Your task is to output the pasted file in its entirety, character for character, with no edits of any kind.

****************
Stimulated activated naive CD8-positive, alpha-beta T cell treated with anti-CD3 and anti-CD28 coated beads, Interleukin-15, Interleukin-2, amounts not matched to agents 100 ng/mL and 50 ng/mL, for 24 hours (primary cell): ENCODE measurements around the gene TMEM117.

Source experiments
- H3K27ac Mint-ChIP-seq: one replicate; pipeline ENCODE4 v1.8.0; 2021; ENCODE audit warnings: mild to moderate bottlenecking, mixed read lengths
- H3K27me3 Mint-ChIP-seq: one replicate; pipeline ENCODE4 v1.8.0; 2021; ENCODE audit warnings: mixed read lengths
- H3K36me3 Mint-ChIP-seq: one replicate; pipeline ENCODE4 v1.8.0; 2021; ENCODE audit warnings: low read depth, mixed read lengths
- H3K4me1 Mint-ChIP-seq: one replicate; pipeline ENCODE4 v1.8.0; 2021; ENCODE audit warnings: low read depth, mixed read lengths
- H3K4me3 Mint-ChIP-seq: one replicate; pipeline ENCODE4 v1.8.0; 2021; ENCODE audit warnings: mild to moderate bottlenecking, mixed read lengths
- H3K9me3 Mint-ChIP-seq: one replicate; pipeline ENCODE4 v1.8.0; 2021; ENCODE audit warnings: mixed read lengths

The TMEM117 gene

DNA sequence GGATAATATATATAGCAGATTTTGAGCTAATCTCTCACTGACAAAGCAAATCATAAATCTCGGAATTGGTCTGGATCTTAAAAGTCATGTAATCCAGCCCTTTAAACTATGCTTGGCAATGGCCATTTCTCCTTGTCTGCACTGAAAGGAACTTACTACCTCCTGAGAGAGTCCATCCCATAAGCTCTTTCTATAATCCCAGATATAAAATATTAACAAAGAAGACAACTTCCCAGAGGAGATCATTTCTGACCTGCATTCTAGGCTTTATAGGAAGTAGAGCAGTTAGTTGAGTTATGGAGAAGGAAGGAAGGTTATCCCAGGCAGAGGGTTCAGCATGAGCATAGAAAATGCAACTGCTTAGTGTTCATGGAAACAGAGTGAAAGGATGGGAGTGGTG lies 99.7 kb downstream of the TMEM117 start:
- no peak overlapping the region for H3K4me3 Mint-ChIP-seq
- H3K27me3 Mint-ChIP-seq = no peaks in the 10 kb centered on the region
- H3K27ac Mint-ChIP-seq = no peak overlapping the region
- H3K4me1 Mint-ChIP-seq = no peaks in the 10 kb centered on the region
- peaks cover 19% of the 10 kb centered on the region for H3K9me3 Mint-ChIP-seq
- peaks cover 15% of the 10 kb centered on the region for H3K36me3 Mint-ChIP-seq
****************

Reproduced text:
Stimulated activated naive CD8-positive, alpha-beta T cell treated with anti-CD3 and anti-CD28 coated beads, Interleukin-15, Interleukin-2, amounts not matched to agents 100 ng/mL and 50 ng/mL, for 24 hours (primary cell): ENCODE measurements around the gene TMEM117.

Source experiments
- H3K27ac Mint-ChIP-seq: one replicate; pipeline ENCODE4 v1.8.0; 2021; ENCODE audit warnings: mild to moderate bottlenecking, mixed read lengths
- H3K27me3 Mint-ChIP-seq: one replicate; pipeline ENCODE4 v1.8.0; 2021; ENCODE audit warnings: mixed read lengths
- H3K36me3 Mint-ChIP-seq: one replicate; pipeline ENCODE4 v1.8.0; 2021; ENCODE audit warnings: low read depth, mixed read lengths
- H3K4me1 Mint-ChIP-seq: one replicate; pipeline ENCODE4 v1.8.0; 2021; ENCODE audit warnings: low read depth, mixed read lengths
- H3K4me3 Mint-ChIP-seq: one replicate; pipeline ENCODE4 v1.8.0; 2021; ENCODE audit warnings: mild to moderate bottlenecking, mixed read lengths
- H3K9me3 Mint-ChIP-seq: one replicate; pipeline ENCODE4 v1.8.0; 2021; ENCODE audit warnings: mixed read lengths

The TMEM117 gene

DNA sequence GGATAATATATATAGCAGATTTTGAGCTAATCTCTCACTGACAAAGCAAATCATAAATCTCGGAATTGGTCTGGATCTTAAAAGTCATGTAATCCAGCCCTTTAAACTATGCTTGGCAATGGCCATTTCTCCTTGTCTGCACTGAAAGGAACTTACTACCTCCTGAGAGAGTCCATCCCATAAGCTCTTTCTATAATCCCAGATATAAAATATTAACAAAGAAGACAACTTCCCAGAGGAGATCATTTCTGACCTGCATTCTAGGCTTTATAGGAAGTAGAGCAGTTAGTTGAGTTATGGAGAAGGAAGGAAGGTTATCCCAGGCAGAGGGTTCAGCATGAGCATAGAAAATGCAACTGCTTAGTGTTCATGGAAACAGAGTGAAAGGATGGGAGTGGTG lies 99.7 kb downstream of the TMEM117 start:
- no peak overlapping the region for H3K4me3 Mint-ChIP-seq
- H3K27me3 Mint-ChIP-seq = no peaks in the 10 kb centered on the region
- H3K27ac Mint-ChIP-seq = no peak overlapping the region
- H3K4me1 Mint-ChIP-seq = no peaks in the 10 kb centered on the region
- peaks cover 19% of the 10 kb centered on the region for H3K9me3 Mint-ChIP-seq
- peaks cover 15% of the 10 kb centered on the region for H3K36me3 Mint-ChIP-seq